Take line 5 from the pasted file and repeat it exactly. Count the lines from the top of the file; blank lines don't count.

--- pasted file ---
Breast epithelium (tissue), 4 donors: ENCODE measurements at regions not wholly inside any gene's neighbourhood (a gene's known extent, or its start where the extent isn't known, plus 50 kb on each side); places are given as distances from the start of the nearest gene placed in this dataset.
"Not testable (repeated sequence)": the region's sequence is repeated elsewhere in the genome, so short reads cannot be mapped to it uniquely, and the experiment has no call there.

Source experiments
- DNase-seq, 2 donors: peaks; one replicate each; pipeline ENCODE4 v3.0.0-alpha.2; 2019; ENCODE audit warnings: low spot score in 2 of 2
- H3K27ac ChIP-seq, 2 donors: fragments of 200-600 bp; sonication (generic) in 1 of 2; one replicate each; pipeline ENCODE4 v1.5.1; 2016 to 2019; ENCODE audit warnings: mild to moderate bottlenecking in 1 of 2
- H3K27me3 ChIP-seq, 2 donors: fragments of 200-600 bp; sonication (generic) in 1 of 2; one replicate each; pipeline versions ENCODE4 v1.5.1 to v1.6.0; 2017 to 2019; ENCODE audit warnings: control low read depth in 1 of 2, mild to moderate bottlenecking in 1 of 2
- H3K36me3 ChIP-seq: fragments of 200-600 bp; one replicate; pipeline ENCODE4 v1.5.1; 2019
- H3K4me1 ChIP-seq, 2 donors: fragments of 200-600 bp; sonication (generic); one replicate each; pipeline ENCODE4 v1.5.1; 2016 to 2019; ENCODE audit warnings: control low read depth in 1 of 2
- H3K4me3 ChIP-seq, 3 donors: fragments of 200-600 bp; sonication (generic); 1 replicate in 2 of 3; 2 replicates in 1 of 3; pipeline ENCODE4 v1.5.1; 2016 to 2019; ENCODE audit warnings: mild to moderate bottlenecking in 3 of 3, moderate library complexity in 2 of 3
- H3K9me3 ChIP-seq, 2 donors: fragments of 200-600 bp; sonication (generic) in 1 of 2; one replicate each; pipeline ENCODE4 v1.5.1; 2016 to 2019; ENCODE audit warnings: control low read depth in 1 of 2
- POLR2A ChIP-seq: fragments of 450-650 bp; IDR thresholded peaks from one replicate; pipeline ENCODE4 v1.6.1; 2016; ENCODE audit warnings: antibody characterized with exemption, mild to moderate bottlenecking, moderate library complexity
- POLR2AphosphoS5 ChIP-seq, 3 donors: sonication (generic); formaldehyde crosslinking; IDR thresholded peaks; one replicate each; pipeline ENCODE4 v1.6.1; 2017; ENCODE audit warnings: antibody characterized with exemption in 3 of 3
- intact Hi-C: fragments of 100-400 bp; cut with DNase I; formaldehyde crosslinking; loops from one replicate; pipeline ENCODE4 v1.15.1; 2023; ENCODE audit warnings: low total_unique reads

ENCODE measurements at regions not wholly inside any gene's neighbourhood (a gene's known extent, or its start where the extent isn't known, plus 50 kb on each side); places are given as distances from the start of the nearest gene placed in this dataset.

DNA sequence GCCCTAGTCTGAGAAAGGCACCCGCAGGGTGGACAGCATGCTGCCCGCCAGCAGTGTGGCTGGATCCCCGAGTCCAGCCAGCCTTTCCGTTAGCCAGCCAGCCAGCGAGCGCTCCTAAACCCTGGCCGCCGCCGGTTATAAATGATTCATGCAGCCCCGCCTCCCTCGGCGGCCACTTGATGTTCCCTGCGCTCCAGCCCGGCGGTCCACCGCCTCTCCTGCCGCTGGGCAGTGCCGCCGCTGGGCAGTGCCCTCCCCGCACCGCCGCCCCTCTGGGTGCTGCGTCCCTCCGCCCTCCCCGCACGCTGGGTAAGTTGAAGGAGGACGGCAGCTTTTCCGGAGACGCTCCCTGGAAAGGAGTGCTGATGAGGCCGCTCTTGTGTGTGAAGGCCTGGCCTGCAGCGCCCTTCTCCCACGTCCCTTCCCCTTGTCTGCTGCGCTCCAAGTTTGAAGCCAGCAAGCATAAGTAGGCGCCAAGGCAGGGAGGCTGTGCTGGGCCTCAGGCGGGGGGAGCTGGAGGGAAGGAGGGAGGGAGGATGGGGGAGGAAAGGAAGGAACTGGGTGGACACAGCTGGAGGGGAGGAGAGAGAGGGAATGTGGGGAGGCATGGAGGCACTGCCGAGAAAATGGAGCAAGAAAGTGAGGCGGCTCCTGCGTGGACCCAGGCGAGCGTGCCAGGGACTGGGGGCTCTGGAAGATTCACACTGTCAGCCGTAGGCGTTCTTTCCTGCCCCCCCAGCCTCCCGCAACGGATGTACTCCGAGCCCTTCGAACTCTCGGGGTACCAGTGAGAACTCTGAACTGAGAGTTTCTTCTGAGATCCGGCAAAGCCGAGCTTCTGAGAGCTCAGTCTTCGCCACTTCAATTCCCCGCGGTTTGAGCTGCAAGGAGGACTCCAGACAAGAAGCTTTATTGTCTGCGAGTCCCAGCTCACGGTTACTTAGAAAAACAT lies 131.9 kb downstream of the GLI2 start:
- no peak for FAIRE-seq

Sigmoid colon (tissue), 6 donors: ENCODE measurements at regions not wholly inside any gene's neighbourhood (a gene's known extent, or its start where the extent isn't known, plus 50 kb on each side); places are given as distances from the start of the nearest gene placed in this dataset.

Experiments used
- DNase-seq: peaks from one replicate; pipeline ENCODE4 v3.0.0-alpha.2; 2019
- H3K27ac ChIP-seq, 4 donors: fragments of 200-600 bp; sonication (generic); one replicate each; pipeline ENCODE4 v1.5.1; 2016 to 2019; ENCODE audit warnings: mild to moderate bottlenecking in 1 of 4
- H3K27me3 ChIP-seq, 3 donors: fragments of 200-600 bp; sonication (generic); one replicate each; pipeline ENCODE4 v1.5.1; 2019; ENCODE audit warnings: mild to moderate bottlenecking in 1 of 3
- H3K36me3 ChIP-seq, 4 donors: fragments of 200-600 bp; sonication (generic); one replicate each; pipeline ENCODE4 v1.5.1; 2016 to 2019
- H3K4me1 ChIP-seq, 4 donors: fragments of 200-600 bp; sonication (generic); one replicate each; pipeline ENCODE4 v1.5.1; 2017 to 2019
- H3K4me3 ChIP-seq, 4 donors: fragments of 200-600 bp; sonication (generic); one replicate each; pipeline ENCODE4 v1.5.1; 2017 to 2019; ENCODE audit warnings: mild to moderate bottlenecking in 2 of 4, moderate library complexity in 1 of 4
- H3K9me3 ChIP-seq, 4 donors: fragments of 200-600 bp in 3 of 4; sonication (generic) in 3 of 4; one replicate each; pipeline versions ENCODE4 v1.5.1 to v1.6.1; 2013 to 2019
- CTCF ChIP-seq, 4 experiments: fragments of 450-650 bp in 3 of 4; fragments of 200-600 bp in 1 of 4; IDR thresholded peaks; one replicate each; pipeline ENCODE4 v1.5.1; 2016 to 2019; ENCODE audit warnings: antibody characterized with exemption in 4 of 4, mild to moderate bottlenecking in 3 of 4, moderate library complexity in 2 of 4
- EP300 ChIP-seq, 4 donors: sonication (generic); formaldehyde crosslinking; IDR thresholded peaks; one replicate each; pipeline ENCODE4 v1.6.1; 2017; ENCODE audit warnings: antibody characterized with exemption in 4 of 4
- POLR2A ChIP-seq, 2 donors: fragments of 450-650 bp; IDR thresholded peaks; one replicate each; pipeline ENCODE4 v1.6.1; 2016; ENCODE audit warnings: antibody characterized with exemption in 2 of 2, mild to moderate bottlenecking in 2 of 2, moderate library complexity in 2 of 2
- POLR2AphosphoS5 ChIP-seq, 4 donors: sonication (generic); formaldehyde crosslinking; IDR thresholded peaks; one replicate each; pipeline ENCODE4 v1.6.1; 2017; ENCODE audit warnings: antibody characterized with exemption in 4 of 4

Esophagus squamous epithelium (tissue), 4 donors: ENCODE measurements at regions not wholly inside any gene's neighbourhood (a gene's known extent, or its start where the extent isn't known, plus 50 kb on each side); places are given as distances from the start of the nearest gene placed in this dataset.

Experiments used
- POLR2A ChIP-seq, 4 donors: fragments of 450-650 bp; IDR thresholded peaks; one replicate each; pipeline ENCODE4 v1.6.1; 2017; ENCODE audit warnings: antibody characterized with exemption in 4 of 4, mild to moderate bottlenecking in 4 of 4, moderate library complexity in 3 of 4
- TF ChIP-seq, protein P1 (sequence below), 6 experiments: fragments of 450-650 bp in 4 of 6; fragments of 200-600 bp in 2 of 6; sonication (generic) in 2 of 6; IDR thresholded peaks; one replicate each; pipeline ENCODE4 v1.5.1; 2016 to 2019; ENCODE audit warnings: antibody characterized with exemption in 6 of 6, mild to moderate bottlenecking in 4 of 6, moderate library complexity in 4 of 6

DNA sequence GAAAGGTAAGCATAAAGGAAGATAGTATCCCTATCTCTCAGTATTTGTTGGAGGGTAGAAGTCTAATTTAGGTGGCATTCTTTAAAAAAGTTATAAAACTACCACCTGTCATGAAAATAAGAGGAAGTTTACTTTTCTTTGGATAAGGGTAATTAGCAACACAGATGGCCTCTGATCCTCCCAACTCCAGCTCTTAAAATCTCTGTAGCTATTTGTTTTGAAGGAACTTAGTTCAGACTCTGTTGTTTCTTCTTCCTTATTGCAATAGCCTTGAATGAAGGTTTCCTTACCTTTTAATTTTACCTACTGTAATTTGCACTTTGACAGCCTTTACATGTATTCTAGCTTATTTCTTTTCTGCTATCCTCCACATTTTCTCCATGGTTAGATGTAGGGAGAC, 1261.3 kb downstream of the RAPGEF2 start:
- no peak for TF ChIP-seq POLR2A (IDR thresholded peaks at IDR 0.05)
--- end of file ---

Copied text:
- H3K27ac ChIP-seq, 2 donors: fragments of 200-600 bp; sonication (generic) in 1 of 2; one replicate each; pipeline ENCODE4 v1.5.1; 2016 to 2019; ENCODE audit warnings: mild to moderate bottlenecking in 1 of 2